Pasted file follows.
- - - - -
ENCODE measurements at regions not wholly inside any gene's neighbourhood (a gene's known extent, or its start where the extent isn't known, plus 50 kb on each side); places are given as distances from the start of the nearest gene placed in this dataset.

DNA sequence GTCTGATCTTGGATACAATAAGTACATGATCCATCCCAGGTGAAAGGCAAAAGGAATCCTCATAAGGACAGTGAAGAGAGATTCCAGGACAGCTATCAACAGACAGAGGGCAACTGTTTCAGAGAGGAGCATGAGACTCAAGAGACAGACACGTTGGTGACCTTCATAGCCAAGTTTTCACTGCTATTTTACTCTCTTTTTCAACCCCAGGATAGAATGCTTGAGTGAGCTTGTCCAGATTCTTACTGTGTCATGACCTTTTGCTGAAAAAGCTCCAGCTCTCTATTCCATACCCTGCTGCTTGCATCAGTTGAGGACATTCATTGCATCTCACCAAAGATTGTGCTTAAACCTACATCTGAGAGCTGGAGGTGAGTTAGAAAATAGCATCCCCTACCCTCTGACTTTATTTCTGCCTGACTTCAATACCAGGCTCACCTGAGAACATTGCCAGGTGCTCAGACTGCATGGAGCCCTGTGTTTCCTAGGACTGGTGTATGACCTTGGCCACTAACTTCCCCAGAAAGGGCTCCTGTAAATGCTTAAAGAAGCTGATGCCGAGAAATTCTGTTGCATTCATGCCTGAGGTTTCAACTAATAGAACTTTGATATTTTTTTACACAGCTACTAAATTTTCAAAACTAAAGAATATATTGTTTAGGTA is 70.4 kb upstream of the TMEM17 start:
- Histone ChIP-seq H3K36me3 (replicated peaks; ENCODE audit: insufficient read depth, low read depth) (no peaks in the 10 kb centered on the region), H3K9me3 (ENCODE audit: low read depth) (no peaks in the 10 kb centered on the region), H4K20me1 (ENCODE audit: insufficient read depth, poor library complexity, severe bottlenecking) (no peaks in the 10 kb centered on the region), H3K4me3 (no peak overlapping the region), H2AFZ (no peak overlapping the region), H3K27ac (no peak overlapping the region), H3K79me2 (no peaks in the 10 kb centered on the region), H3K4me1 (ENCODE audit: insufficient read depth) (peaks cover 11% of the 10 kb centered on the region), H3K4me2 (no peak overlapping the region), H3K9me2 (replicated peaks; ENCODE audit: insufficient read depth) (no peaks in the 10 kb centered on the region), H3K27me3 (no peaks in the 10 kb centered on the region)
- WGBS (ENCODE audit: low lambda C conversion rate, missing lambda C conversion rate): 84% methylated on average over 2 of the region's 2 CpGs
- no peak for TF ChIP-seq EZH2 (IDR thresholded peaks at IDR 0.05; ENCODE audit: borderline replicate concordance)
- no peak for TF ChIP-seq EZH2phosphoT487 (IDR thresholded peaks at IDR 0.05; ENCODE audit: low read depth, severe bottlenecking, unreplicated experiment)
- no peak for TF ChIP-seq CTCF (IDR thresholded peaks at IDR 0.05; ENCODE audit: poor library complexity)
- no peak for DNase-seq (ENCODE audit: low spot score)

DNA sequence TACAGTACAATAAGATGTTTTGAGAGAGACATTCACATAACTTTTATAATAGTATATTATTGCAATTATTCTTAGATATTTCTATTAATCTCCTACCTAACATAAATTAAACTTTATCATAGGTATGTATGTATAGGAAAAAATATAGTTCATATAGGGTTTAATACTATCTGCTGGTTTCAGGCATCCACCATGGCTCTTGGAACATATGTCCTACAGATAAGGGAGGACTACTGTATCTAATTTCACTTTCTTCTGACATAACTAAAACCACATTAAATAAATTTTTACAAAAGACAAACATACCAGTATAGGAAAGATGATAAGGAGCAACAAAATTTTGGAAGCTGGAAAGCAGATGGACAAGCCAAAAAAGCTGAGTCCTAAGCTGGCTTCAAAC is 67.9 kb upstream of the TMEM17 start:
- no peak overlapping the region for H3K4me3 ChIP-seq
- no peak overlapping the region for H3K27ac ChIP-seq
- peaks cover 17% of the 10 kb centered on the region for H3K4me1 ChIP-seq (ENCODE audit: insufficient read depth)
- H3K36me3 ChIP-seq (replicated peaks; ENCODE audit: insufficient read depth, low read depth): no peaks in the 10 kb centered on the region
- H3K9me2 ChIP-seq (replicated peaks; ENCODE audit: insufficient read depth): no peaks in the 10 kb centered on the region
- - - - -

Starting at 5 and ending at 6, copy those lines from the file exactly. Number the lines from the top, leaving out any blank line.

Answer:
- no peak for TF ChIP-seq EZH2 (IDR thresholded peaks at IDR 0.05; ENCODE audit: borderline replicate concordance)
- no peak for TF ChIP-seq EZH2phosphoT487 (IDR thresholded peaks at IDR 0.05; ENCODE audit: low read depth, severe bottlenecking, unreplicated experiment)